Plating Q&A: Copper Buffing Prior to Nickel-Chrome Plating

What are some options to reduce this plating time and increase my throughput?


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Q. I am currently electroplating metal parts that get copper buffed prior to nickel-chrome plating. I have to reduce my amperage, 10–15 amps per square foot, so I don’t burn the “high current density” areas in my acid copper plating bath. I am also experiencing low thickness in some areas as well. This is extending my immersion time to almost two hours. I have ample time in my nickel baths, which are currently running 50 percent utilization with the long acid copper immersion times. What are some options to reduce this plating time and increase my throughput?

A. This is not an easy answer because there are several factors to consider. Burning typically takes place when the solution temperature is cold, the chloride levels are low, sulfuric acid levels are low, the anode to cathode distance is short and the part design has some difficult geometry. A typical acid copper plating solution is operated between 25–50 amps per square foot of surface area. Since you are running much lower than this range, I would suggest some potential resolutions:

Part Shielding

Agitation Enhancement

Placement of Anodes

Chemistry Modifications

Part shielding can be successful, but requires some trial and error. Distance from the cathode to the anode may be a restriction when using shields.

Agitation Enhancement such as higher air, cathode agitation and eductors can all help replenish the cathode film with ions and organic additives to reduce burning. There are limitations to this method with regards to hydraulic actions and tank size/design.

The anode placement may be another option if your tank can accommodate the added spacing. Typically you will find that larger anode to cathode distance will help to reduce variation I the metal distribution. However, this may also require additional voltage from your rectifier.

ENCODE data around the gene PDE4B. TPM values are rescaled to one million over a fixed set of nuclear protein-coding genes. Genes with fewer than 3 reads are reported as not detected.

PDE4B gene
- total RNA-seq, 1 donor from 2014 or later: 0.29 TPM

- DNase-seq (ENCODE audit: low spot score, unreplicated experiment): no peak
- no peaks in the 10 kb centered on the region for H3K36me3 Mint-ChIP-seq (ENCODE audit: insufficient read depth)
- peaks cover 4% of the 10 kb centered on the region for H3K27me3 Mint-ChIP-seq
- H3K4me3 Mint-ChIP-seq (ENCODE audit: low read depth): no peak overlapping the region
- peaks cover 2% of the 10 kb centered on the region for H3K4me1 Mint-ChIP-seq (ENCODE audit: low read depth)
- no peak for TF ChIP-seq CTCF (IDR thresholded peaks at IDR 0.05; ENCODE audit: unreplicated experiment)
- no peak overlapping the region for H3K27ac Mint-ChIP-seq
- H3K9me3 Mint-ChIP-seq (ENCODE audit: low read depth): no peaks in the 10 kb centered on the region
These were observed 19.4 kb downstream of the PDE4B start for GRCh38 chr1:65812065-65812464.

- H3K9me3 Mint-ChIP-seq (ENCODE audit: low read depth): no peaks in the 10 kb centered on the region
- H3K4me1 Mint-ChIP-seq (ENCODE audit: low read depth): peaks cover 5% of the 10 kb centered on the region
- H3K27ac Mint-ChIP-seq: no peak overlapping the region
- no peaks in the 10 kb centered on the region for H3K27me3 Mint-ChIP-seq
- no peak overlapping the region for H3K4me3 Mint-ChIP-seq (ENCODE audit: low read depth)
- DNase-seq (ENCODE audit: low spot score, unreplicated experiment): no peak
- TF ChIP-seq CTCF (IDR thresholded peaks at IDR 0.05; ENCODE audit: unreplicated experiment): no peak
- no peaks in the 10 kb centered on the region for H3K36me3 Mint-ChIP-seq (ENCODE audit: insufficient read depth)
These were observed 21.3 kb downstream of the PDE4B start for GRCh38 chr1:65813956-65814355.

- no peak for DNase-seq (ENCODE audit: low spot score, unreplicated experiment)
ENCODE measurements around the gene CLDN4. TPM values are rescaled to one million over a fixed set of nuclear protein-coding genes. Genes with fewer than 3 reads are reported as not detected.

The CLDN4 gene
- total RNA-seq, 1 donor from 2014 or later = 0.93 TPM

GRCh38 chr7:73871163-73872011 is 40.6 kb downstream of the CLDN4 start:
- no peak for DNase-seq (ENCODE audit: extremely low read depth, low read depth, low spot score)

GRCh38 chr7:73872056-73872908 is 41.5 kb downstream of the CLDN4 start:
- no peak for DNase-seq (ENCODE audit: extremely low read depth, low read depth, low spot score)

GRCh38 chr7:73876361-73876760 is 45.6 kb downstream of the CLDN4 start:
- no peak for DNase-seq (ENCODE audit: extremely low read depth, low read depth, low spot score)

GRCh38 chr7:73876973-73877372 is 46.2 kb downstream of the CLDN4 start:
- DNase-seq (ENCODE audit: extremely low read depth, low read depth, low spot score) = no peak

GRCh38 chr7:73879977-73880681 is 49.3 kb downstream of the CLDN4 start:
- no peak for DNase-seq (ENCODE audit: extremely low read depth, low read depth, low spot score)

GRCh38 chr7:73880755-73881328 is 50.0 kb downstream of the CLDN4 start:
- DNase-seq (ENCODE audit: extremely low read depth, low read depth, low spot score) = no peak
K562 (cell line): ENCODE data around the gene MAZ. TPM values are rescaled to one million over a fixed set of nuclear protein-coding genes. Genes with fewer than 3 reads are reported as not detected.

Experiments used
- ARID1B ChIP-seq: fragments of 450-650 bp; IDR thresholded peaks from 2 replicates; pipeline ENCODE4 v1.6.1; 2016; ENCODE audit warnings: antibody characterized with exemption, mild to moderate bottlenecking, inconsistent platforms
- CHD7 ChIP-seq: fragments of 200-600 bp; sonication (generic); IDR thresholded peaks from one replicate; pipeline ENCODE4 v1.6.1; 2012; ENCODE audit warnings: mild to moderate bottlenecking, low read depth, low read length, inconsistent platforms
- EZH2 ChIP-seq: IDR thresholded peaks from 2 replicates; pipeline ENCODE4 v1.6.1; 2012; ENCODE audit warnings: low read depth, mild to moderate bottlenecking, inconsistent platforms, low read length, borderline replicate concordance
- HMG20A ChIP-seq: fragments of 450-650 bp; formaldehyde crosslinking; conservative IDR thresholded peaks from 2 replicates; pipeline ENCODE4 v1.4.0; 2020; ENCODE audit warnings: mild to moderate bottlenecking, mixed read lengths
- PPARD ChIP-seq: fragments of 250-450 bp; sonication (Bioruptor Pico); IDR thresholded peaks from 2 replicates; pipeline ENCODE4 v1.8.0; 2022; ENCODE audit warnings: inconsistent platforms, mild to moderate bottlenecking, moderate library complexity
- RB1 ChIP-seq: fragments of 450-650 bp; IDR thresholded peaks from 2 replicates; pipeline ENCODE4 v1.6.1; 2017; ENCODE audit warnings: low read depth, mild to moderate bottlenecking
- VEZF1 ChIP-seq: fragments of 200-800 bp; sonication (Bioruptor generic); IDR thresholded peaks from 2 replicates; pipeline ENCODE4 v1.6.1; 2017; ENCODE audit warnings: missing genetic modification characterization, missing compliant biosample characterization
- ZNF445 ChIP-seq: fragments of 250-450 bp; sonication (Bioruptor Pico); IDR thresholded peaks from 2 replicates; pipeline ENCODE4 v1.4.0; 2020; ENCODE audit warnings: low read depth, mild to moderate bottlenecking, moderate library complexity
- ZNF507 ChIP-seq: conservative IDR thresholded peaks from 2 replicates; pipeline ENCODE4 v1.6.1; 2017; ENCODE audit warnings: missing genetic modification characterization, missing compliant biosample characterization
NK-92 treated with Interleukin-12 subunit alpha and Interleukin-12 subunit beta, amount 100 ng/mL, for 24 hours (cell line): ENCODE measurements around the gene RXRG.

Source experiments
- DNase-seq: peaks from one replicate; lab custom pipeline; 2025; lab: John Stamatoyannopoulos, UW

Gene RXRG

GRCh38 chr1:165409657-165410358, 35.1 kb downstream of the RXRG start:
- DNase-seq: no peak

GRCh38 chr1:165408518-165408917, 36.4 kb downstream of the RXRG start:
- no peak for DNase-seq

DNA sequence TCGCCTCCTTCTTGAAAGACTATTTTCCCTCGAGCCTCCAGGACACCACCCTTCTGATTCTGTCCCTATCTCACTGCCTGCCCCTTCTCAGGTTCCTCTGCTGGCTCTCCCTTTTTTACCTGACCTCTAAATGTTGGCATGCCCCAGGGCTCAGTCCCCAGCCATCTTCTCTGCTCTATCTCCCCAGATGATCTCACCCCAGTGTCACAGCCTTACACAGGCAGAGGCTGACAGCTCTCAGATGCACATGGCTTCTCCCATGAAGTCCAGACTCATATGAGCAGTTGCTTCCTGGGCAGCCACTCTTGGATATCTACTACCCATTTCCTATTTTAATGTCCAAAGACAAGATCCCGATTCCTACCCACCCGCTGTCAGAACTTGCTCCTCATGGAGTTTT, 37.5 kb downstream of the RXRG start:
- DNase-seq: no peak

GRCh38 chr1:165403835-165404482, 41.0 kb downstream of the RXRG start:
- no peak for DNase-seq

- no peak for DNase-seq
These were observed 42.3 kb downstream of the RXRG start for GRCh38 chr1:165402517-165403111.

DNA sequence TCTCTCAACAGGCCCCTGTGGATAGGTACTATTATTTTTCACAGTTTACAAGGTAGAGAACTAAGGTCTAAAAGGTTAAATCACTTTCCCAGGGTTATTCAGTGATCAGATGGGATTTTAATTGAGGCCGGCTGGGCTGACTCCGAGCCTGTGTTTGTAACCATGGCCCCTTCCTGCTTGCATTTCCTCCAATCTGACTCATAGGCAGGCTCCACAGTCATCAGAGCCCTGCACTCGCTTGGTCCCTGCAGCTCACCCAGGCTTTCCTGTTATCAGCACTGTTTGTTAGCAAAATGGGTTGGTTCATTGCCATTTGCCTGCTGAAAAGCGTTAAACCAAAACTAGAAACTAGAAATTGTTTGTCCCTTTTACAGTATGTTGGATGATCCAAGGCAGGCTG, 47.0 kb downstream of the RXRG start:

Maybe the easiest thing to try first is a chemistry adjustment. 

Inorganic Additives and Their Functions

Copper sulfate—provides the copper ions necessary to reduce at the cathode to copper metal

Sulfuric acid—enhances solution conductivity and prevents the formation of cuprous oxide at the cathode surface, which causes roughness. Higher sulfuric acid concentrations enable higher current densities while plating.

Chloride ion—assists with anode dissolution and grain refinement. The cathode will “burn” if this level is too low. If the chloride level is too high, >150 mg/l, then the formation of cuprous chloride at the anode surface restricts the dissolution of the anode and increases the required voltage necessary to achieve amperage. This reduces the overall efficiency of the bath and can be seen easily as a white film on the copper anodes.

Organic Additives

Grain refiners—typically improve the deposit with regards to overall finish.

Wetting agents—assist with preventing burning

Leveler—assist with overall deposit leveling and low current brightness

I have seen where certain types of dye-based acid copper solutions with higher sulfuric acid content are able to run at elevated temperatures. These two factors enable better current distribution and reduced burning particularly in the high current density areas. Additives that are designed to run at elevated temperatures will not deplete as quickly as those that are typically used in acid copper processes. This is a viable option with no capital investment to increase throughput. At one location, they were able to reduce the overall acid copper immersion time by 50 percent while improving the deposit and eliminated burning.

Originally published in the January 2016 issue.

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